On the Way to Chevron, My Father Tries to Save My Life
He turns to me while I’m driving,
says, There’s something I should tell you.
Says, Truth is, I’ve worried it could happen to you.
Says, Women have been burned clear to death.
Says, I know it’s weird, but I wanted you to know.
Then he pauses, embarrassed.
In his pause is room enough for me
to think, holy shit and self-immolation.
To wonder if he senses, after all,
how I verge on combustion.
The smolder I fight to keep
from flaring up and engulfing me daily,
in the laundry room and kitchen,
narrow confinement of the bathroom.
My washer and dryer spinning years of
not done, not done, not done.
Dinners no one likes bubble over
on the stove, and the toilet is bolted
so close to the wall, the only way
to get it clean is on my knees.
Some days, I rest there like a sick person—
head lolling, hair in my face—
and listen while my children trash the house,
glad the mirror cannot find me:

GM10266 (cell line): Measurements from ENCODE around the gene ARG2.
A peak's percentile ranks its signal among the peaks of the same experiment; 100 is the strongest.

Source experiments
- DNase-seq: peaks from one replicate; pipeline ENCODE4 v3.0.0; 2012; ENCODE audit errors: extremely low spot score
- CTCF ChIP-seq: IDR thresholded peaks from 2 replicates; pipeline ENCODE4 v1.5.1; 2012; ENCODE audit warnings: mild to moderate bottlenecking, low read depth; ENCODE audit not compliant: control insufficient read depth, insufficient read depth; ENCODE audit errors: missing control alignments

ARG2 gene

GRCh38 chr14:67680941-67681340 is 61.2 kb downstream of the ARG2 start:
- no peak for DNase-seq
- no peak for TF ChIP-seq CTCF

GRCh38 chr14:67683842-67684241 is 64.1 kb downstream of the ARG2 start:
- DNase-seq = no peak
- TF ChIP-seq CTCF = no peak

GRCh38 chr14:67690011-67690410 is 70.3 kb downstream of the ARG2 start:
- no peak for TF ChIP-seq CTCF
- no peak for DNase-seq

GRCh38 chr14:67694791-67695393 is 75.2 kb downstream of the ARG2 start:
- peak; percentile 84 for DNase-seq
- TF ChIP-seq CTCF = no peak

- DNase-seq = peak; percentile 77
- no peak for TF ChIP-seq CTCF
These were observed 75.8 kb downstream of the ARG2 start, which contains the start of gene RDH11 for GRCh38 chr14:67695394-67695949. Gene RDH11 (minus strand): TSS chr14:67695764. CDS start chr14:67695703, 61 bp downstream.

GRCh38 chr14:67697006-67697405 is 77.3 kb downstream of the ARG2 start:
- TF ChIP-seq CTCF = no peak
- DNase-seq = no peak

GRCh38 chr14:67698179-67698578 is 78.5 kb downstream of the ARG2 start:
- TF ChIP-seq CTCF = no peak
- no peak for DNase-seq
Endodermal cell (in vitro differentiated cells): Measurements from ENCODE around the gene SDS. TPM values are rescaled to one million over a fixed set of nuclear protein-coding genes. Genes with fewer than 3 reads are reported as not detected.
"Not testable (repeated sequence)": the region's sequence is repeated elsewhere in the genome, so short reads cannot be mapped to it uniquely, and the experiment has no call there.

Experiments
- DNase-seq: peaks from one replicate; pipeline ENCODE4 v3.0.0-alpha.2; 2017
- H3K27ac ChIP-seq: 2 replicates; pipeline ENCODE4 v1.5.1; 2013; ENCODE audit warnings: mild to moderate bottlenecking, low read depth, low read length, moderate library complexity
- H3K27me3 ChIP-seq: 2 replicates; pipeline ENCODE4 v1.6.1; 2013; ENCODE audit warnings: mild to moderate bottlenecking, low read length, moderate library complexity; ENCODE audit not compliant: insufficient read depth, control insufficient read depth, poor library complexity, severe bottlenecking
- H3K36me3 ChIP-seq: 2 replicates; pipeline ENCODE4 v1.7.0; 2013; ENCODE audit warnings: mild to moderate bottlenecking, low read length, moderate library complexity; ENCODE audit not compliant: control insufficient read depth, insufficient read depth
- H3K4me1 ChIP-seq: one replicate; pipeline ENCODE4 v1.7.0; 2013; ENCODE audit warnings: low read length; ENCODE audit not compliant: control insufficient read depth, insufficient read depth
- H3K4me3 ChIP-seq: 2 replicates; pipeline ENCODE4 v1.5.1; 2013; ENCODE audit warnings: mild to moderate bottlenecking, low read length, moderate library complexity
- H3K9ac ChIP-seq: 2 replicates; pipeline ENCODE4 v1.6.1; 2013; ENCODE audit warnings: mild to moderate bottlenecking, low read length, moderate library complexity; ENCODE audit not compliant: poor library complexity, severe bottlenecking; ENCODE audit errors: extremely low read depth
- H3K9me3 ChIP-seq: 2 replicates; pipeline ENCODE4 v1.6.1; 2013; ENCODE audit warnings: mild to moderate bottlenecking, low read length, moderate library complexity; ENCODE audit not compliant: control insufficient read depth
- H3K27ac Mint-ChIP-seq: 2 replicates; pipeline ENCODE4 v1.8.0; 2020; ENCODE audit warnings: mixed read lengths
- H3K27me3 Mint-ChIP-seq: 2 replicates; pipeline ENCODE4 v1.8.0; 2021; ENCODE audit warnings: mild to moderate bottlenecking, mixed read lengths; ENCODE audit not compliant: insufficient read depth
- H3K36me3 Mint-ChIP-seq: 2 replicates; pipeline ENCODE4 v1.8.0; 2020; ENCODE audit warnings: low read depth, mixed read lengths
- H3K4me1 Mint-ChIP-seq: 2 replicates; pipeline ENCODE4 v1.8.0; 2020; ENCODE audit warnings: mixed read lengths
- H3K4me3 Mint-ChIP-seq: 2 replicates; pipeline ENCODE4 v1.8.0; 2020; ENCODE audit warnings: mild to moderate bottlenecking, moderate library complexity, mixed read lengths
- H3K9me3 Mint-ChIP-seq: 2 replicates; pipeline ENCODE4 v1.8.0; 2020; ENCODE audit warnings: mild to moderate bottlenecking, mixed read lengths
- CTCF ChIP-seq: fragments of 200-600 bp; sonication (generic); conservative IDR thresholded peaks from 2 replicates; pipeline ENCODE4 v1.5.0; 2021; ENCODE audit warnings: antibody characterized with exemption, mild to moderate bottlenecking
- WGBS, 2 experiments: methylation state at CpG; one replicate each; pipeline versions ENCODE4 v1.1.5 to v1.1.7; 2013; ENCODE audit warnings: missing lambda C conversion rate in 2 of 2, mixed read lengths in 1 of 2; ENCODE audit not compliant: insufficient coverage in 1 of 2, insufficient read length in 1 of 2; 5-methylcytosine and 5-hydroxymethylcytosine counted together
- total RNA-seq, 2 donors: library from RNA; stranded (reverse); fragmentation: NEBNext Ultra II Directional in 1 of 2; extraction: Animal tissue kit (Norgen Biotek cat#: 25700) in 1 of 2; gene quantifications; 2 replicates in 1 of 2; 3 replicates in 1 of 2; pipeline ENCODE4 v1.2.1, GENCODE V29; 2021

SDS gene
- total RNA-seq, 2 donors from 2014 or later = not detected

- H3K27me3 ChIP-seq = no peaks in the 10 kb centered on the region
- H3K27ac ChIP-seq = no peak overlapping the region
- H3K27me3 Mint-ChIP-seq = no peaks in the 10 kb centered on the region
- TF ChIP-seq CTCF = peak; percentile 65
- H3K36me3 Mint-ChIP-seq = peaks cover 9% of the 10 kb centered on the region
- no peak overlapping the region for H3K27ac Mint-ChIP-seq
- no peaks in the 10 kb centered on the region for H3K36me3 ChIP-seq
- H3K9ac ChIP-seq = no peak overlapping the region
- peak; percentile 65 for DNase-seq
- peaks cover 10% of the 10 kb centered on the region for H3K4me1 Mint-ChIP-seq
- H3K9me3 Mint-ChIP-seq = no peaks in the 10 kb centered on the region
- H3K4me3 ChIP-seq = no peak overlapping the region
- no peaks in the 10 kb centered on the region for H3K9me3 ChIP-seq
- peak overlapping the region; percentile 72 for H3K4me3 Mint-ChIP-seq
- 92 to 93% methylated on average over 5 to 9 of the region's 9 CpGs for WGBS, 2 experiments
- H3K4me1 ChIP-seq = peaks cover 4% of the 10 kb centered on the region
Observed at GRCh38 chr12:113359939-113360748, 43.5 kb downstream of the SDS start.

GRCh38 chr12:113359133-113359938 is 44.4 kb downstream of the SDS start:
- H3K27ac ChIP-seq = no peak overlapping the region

a controlled burn of a woman
where a raging goddamned wildfire might have been.
I stop the car, and he starts again, my father.
Says, You’ve got to stay outside while you pump your gas.
Says, You sit back down, you’re building up static.
Says, Spark’ll jump right down the gas tank and light you up.
Says, Touch something before the nozzle. Discharge your spark.
Promise me, he says, you’ll do it every time.
Later, walking room to room to watch my family sleep,
I stand at each bedside in the dark,
not knowing where it’s safe to put my hands.
In honor of International Day for the Elimination of Violence against Women, this selection comes from the poetry collection, Bright Stain, available from Red Hen Press. Purchase your copy here! Our curator for this selection is Nilsa Rivera.
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